As federal, state and county officials vow to taxpayers to cut out-of-control prison costs, more programs such as Cambria County’s Day Reporting Center must demonstrate success.
This week, officials and family gathered in Cambria Township for what was called a transition celebration as 27 former inmates graduated from the DRC program.
We wish the graduates job career success and, just as importantly, a remaining lifetime free of drug and alcohol abuse and crime. No one knows better than they of the challenges ahead.
“The transition celebrations are rewarding events for probation officers, center staff, participants and their families, said John Hogan, acting program manager. “The clients who are graduating have worked hard to complete this program, and this is a major step toward becoming contributing community members.”
Ironically, it hasn’t been only the clients who have been under a microscope since the program opened 14 months ago. The day reporting center itself had a controversial start. It originally was to be housed in a building in Ebensburg purchased by the former board of commissioners.
Community concerns about increased crime problems were raised, and when the current board came into office, that building was sold and the center was put into a county-owned building once housing an agriculture extension office and next to the former Laurel Crest complex.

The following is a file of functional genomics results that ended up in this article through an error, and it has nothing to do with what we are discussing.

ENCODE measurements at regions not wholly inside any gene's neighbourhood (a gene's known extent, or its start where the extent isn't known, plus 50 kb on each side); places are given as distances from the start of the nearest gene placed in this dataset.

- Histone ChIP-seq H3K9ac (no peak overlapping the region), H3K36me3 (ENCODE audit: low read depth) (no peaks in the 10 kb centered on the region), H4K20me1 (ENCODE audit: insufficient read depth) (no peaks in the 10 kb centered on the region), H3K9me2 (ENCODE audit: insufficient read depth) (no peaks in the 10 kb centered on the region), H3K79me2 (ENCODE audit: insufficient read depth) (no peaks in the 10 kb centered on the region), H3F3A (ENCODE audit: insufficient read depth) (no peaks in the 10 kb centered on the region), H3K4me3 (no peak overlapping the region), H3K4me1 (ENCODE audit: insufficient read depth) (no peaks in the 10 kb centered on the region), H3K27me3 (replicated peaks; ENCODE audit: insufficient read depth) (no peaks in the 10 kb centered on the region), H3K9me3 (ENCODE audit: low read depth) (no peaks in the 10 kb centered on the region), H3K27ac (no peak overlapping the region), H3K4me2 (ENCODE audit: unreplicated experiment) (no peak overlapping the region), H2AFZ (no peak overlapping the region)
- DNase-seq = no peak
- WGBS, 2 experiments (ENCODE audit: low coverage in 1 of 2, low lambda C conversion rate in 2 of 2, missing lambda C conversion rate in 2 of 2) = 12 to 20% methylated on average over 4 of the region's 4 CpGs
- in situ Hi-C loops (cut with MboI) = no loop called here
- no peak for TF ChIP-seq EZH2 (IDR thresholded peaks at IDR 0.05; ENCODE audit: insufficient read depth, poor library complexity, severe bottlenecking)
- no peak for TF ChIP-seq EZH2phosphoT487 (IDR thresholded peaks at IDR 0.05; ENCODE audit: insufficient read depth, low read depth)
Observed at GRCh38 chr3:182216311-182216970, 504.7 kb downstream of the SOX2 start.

Apparently, that relieved much of the anxiety focused on the DRC program.
BI Inc. contracts with the county to operate the facility and county residents run the center.
The program is aimed at nonviolent offenders convicted of crimes such as DUI, drug violations and burglaries. County judges have rejected sentencing offenders of violent crimes, sex offenders and those who have committed serious property crimes.
Once accepted, offenders are required to report on a regular basis for treatment, training and ongoing testing for drug and alcohol use.
Officials say behavioral classes are designed to “confront thinking errors that prevent offenders from breaking the cycle of criminality.”
Participants work on communication skills, problem-solving, decision-making, anger management, conflict resolution and employment skills.
What happens to those who can’t cut it?
Removal from the program results in incarceration. A pretty good incentive to succeed.
“You now face a greater task ahead of you, Stacy Morris, reporting center director, told the graduates. “When you stumble, it’s part of the normal rhythm of life. But pick yourself up and keep going.”
Wise words for all of us to live by.
Estimates are that it costs county taxpayers $24 a day to keep a person in the day reporting center, $31 less than the $55 a day to house that person in the county prison.
At most times, the center has about 75 participants.
It’s not hard to see the benefits of a day reporting center, not only for taxpayers, but for troubled individuals looking for a new and better direction in their lives.
Click here to subscribe to The Tribune-Democrat print edition.
Click here to subscribe to The Tribune-Democrat e-edition.